Jig, A Dorian, Traditional Irish
This tune’s title brings to mind a cozy space by the fireplace, with a tobacco pipe tucked away, and maybe an instrument in hand for a bit of tune playing. (A hob is a shelf built into the stonework or bricks of a fireplace.) This three-part tune is one of two distinctly different traditional Irish tunes that have the name “The Pipe on the Hob.” The other “Pipe on the Hob” is a two-part tune. In various collections, both tunes are called “…Number 1” and both are called “…Number 2” — which turns out to be not very helpful.
- Video – The Bothy Band: The Pipe on the Hob/The Hag at the Churn – from the album After Hours.
- Video – Chris Smith: Gallagher’s Frolics/The Pipe on the Hob/The Hag at the Churn – from the album Coyotebanjo, Irish Traditional Music from America, Chris Smith with Roger Landes and Randal Bays. (The Pipe on the Hob begins at time 0:59.)
- Audio – Comhaltas: Pipe on the Hob No. 2
Dots (Music Notation)
As always for traditional tunes, the musical notation and chords do not indicate the “right” way to play the tune, but are a useful reference.
About the chords: playing A5 chords in place of the Am chords makes the harmony less dense and gives more latitude for melodic variation. (To play A5 chords, or “A omit 3,” leave the C out of the Am chord.)
Play from the Dots
Examples of sets that include this tune.
- The Pipe on the Hob / The Hag at the Churn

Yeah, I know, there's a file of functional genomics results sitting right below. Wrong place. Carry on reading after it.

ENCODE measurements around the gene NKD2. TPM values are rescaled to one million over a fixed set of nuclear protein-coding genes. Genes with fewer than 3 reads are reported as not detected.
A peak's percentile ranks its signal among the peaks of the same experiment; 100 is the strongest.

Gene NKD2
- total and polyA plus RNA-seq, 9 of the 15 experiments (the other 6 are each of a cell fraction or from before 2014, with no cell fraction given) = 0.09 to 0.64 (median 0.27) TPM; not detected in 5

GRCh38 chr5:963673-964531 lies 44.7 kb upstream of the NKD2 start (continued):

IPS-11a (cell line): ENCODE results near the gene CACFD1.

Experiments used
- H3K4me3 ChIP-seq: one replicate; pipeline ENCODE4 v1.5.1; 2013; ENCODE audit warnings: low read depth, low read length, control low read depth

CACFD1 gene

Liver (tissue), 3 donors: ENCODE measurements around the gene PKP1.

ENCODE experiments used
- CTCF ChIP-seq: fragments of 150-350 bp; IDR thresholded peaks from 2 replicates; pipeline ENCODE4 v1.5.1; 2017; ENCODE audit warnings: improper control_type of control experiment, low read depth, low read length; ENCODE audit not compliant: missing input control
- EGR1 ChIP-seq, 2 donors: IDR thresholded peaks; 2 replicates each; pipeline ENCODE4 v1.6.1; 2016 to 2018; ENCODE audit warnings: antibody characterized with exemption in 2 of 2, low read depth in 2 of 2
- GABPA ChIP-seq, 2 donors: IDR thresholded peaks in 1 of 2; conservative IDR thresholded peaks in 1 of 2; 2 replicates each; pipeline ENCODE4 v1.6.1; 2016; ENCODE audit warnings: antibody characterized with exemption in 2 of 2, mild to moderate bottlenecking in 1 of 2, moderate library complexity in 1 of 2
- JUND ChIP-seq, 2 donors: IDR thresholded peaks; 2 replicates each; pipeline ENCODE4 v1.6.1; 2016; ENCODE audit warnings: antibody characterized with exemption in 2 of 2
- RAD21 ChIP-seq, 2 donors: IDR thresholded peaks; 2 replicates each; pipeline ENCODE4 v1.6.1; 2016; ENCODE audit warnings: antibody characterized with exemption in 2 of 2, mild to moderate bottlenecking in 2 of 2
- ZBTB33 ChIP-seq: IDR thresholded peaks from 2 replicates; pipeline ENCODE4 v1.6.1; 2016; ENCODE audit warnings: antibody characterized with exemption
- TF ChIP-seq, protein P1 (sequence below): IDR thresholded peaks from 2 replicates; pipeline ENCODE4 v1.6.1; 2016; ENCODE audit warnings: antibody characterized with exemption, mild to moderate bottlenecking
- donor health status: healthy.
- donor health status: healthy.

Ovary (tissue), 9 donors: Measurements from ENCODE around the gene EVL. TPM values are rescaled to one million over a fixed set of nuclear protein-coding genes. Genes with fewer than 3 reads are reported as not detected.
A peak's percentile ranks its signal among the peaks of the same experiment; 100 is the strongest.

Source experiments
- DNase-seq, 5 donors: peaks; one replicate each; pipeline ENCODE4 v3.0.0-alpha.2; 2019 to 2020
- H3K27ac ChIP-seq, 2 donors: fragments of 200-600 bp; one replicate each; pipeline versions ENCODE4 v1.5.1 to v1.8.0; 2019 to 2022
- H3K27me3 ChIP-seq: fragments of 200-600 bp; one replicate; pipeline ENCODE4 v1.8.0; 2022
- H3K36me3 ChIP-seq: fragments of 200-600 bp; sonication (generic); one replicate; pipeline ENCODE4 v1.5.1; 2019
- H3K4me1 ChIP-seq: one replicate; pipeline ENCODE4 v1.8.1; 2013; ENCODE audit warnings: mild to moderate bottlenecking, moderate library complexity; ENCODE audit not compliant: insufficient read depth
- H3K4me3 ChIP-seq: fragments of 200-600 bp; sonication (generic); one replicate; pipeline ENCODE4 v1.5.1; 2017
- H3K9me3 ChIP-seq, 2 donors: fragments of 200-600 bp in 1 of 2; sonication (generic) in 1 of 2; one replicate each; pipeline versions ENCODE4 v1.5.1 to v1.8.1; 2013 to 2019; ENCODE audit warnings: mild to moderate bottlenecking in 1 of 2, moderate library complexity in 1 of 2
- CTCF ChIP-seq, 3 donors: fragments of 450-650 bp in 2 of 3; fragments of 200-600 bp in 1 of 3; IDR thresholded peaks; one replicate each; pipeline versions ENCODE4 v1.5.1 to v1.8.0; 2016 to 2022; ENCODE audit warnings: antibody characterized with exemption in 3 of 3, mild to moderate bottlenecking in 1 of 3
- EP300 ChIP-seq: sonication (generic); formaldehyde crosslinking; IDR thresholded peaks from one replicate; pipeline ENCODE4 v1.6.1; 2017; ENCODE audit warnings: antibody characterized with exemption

- Gallagher’s Frolics / The Pipe on the Hob / The Hag at the Churn
- The Pipe on the Hob / The Hag at the Churn / The Maids of Mitchelstown
References and Resources
For those who want to dig deeper, here are some other resources.
- Audio – Stephen Ducke: The Pipe on the Hob (1) Jig – From the book Irish Music – 400 Traditional Tunes
- Video – Patrick Madden and Friends: Pipe on the Hob – Hag at the Churn – Maids of Mitchelstown – from the album Sounds of St. Andrews. (This version of The Pipe on the Hop is significantly different from the others referenced on this page. For the most part it fits the same harmony structure though, and is a good reference as a variation on the tune.)
- Book: Irish Music – 400 Traditional Tunes by Stephen Ducke
- Book: O’Neill: The Dance Music of Ireland, O’Neill’s 1001 – (This tune is number 9 in the book) By Francis O’Neill (1848 – 1936). Published in 1907.
- Web page – The Session: The Pipe On The Hob – crowdsourced sheet music and information
- Article: Dorian, Mixolydian, Oh My: Modes in a Nutshell, by Jonathan Lay, TrailJams